“In the example of tat tvam asi, the canceling out of body, mind etc. is possible because of what has gone before. We have investigated these beliefs and exercised our reason, negating the false impressions (neti, neti), as we did in Chapter 1. Without this preparation, there could not have been the sudden understanding that tat and tvam are indeed the same. On the face of it, the Neo-Advaitin teaching of “This is It” is also an example of bhAga tyAga lakShaNa. Here, however, the vital difference is that the mental preparation and reasoning to undermine our initial belief (that this is certainly not it) has not taken place. Although the true situation is already the case, the layers of ignorance have to be uncovered before this can be clearly seen. This is why there remains a need to follow the traditional “path,” even in today’s climate of supposedly superior understanding and fast-track capability.
[The above is quote from Back to the Truth: 5000 Years of Advaita, Dennis Waite, O Books, 2007. ISBN 978 1 905047 61 1. Apologies to those who have seen it before, since I have used it several times, but it is obviously relevant in this context.] Extract Link
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One of the most famous statements in advaita is attributed to Shankara as being an effective summary of the entire philosophy, condensed into a single sentence: brahma satyam jaganmithyA jIvo brahmaiva nAparaH (jIvanmuktastu tadvidvAniti vedAtadindimaH). (You may not have seen the last part of this sentence before; it is usually just the first part that is quoted.) It means: Brahman is the reality; the world is mithyA [just name and form of that same reality]; the individual person is Brahman alone and not anything else; (one who has realized this is a jIvanmukta [person enlightened in this lifetime] – thus announces the Vedanta philosophy).
D. B. Gangoli elaborates as follows:
“there is an Ultimate Reality which is eternally true (satyam), Pure Consciousness or Knowledge (j~nAnam), Pure Bliss, or Happiness (Anandam). This Ultimate Reality is called ‘Brahman’. The word Brahman means greater or bigger than all other things, an Entity beyond the limitations or restrictions of time, space, causation categories. There is another name, bhUmA, for this Entity. bhUmA also means super-abundance of greatness alone. Wherein nothing else is seen, nothing else is heard, nothing else is known, That alone is bhUmA (ChAndogya Upanishad 7-22 1). This has yet another name – AkShara. AkShara means indestructible. It has no changes like birth, growth, withering or emaciation, wearing out, destruction. Therefore, It has the name of ‘sat‘ or that which really exists. puruSha is one more name for It ; because It exists in toto or completely everywhere, It has been given this name.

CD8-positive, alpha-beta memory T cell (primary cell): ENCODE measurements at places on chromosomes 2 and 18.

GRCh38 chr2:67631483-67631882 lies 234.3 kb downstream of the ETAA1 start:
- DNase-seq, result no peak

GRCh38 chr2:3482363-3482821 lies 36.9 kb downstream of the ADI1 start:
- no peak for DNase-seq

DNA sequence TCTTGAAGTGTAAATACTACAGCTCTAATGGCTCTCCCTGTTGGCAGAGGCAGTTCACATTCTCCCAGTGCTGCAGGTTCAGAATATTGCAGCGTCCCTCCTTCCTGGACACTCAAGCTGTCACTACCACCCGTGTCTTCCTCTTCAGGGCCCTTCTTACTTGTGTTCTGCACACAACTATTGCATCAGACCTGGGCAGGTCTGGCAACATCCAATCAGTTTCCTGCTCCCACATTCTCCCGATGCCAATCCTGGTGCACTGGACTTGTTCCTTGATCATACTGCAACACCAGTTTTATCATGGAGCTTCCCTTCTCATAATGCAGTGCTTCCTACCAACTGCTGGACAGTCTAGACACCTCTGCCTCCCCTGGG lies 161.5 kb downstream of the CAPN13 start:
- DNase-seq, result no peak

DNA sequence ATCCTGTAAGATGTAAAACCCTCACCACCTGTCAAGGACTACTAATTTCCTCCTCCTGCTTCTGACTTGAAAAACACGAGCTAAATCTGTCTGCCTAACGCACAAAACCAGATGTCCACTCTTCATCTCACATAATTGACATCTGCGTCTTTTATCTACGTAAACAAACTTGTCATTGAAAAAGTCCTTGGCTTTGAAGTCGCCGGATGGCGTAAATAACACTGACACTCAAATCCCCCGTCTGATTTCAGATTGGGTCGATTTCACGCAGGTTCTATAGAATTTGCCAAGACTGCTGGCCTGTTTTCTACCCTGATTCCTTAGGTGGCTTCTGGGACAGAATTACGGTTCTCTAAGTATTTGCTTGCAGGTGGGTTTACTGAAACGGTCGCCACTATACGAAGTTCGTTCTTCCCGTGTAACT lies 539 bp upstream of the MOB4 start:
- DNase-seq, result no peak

“Because Brahman or the Ultimate Reality pervades all distinctions or divisions like time, space, states of consciousness etc and Itself shines in their forms also, to Brahman the name of ‘puruSha‘ suits in all respects too. The other puruSha-s (jIva-s) are not puruSha-s in the true sense; if they i.e. the souls or jIva-s, are called puruSha-s, then this Brahman will have to be called puruShottama. It has also the nomenclature of ‘Atman‘. Atman means the essential nature or core of Being, Whatever moving or immobile creatures there are in the world, whatever inert or insentient things exist in this world – for all those things this Brahman alone is Atman or the essential nature of Being. In all these names one opinion or purport is implicit ; that is – Brahman is ananta or endless, eternal. There are no time, space, things devoid of It. Apart from It a second entity does not exist at all. So much meaning is implicit in the sentence – ‘brahma satyam’ or ‘Brahman, the Ultimate Reality, is satyam or the eternal or Absolute Truth or Reality.’”
[The Magic Jewel of Intuition (The Tri-Basic Method of Cognizing the Self), D. B. Gangolli, Adhyatma Prakasha Karyalaya, 1986. No ISBN. Note that this book is no longer available and you are unlikely to find it, since only 1000 copies were printed.]